By AJ Trager
MICHIGAN – Mark LaChey, chair of the LGBT&A Caucus, recently spoke about the positive change the caucus is making within the Democratic Party and Michigan. LaChey, an attorney from Saugatuck, has an extensive political background consisting of 14 years as a City Commissioner for Pleasant Ridge, work with Triangle (now Equality Michigan), continual volunteering, service as policy director in 2010 and work as a precinct delegate of the Oakland City Democratic Party. He took over the caucus in February 2013 after the previous chair decided not to run for re-election.
“It was exciting. I had stickers and things,” LaChey laughed. “I had a lot of people supporting taking the caucus to a greater role within the party.”
Within its mission statement, the caucus defines three things as its main focus: to provide Michigan’s LGBT community with a focused and enhanced voice in all aspects of the decision-making process of the Michigan Democratic Party (MDP), to increase the LGBT community’s participation in the electoral and party process at all levels (including the recruitment and election of openly LGBT and allied candidates) and to enrich and better the lives of the LGBT&A Michiganders, especially in terms of full legal activity.
The vision is to marshal LGBT people and Democrats within the Michigan community at large towards raising the caucus’ profile in the state party. This election, along with the work that the caucus and the Michigan LGBT community have both done, has paved the way for real change within Lansing.
“This is the first election cycle where I am unaware of a single Democratic candidate that isn’t openly pro-equality,” LaChey said. “We had candidates as recently as 2012 that would not come out and say they were in favor of marriage equality. And that was one of the key components (of this year) was to ensure that our candidates, just as they were pro-workers’ rights and women, they were also for LGBT equality. I am very confident we have accomplished that.”
The Michigan Democratic Party’s Nominating Convention was held in August, and the LGBT&A Caucus had a big role within the convention’s events. Lead policy makers like Sen. Debbie Stabenow, U.S. House Rep. Sandy Levin, Michigan Senate Minority Leader Gretchen Whitmer and Dave Coulter, the Mayor of Ferndale, came out to show their support for the LGBT community and spoke on how they will work towards assuring Michigan becomes an LGBT equality state, raising the profile of the LGBT community and the political agenda.
Michigan has two openly gay candidates in the upcoming November election. Jeremy Moss is running for State Rep. in the 35th District, including Southfield, Lathrup Village and parts of Southfield Township. Jon Hoadley is running for State Rep. in the 60th District, including Kalamazoo and parts of Kalamazoo Township. LaChey believes that they are nearly guaranteed to be elected.
“I want the caucus to become a force so that it is never again acceptable to use somebody’s LGBT status as a negative for candidacy. I heard rumors of that when candidates were being selected in primaries, or suggested not to run, there were some choices made and discussions had, on whether districts would be favorable for LGBT candidacy. We are working hard so that LGBTs are comfortable running in the state of Michigan, and (working for) the promotion of the trans community – the T in the LGBT, in the Democratic Party,” LaChey said.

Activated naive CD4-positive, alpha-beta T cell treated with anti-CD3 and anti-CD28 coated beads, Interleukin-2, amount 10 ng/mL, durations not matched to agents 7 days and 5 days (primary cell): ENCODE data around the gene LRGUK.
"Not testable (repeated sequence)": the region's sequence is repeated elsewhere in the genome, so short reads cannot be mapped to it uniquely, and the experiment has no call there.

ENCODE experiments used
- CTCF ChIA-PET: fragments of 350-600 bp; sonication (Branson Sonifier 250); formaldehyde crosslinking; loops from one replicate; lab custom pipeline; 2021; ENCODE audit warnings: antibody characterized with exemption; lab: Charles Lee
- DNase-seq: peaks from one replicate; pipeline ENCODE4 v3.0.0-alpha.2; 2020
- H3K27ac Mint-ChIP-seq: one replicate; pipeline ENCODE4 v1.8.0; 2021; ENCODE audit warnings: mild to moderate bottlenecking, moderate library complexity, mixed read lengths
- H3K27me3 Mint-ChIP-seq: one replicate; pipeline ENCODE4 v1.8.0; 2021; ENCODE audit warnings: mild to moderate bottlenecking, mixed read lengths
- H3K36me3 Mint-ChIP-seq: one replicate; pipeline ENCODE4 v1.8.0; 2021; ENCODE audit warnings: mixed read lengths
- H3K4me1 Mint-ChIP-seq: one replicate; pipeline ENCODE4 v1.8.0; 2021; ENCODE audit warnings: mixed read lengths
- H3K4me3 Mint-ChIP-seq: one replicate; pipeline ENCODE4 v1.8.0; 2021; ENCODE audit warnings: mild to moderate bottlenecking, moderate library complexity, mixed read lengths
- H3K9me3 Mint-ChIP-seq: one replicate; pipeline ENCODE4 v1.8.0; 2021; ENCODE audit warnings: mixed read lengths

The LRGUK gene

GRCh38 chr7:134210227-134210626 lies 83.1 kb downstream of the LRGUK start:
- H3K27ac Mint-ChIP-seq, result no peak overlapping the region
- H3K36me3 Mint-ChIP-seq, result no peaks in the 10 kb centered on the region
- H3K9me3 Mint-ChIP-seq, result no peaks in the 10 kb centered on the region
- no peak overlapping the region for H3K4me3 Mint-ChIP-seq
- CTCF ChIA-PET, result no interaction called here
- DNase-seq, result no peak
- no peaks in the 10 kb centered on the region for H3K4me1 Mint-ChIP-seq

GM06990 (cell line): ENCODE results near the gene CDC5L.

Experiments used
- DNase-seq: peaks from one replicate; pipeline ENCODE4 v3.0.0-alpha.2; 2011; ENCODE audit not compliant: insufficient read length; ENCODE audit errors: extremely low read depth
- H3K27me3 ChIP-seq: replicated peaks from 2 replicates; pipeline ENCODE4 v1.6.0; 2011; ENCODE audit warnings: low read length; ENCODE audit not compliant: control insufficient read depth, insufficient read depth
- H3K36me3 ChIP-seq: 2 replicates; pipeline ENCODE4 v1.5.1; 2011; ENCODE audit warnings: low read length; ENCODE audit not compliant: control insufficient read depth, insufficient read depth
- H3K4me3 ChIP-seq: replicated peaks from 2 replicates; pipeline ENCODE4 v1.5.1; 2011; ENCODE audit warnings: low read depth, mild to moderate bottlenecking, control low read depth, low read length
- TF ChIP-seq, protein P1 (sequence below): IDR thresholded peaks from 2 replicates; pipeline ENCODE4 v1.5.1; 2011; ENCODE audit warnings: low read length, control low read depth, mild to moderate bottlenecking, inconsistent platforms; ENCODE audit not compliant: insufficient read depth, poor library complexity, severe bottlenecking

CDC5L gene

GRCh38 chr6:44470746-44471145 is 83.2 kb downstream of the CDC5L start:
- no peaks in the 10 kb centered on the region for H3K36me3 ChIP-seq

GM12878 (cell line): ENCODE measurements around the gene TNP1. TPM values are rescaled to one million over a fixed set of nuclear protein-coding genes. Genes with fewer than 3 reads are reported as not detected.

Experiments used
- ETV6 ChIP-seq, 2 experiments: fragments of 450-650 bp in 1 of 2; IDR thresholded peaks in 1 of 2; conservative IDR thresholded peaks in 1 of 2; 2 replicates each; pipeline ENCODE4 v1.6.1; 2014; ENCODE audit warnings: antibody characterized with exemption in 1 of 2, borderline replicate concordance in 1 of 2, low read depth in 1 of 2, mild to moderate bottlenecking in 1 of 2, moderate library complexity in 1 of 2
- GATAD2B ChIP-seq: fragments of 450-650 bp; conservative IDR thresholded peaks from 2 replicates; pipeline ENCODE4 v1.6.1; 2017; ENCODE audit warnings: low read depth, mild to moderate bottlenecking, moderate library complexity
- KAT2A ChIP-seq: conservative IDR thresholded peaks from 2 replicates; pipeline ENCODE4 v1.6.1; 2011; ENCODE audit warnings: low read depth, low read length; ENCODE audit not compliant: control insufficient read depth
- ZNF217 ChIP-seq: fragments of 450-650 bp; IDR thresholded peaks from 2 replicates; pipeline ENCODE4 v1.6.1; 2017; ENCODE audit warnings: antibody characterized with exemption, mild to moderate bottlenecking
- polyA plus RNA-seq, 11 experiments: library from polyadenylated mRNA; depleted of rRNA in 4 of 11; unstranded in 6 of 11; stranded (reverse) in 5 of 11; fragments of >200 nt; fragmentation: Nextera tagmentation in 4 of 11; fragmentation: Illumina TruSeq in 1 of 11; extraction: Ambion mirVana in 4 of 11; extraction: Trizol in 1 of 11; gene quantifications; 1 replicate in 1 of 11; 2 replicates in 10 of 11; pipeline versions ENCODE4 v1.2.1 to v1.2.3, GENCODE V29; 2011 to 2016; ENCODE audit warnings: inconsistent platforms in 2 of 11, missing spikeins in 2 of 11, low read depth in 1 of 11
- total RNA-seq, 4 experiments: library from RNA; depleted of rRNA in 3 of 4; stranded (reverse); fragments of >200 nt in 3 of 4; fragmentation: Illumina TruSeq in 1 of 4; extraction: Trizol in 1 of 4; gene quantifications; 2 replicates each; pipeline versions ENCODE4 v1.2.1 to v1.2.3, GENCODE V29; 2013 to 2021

Since LaChey took over as chair, the caucus has been working hard at collecting and maintaining a ready database pool of LGBT voters and those that care about politics. LaChey says the group started at ground zero.
“One of the requests that was thrown in the caucus was to go from membership building or supporting specific candidates and instead support the party and coordinate a campaign. I, as chair, sit at the highest level of the state apparatus and there are no other caucuses represented at the stakeholder table,” LaChey pressed.
He says that even though there there are women and African Americans at the stakeholder table, it is primarily the unions and the trial lawyers, plus elected officials, who hold the seats.
“We have helped our community at large. People take my phone calls now. But it’s not about me. I represent the LGBT community within the party. Raising the profile of the importance of the LGBT community is the greatest thing we’ve done.”
Although the caucus is part of the Democratic Party, Michiganders from any political party are encouraged to attend meetings and work towards making Michigan a pro-equality state; membership within the party is required for voting.
For Michigan residents who want to help LGBT people make a political mark this election season, LaChey suggests joining the LGBT&A Caucus Facebook page, spreading the word to friends and family members, going to a coordinated campaign office or midems.com and signing up to volunteer. LaChey also urges all to vote on Nov. 4 and donate to a pro-LGBT candidate.
“We need to grow our membership. Best way to do that is to be successful in November. I think people will take us more seriously,” LaChey says. “We met with State House Leadership following the primary (election) and looked at tea party candidates – narrowing it down to four anti-gay candidates that we need to beat out.”
“Making a dent,” he said, “is a positive thing.”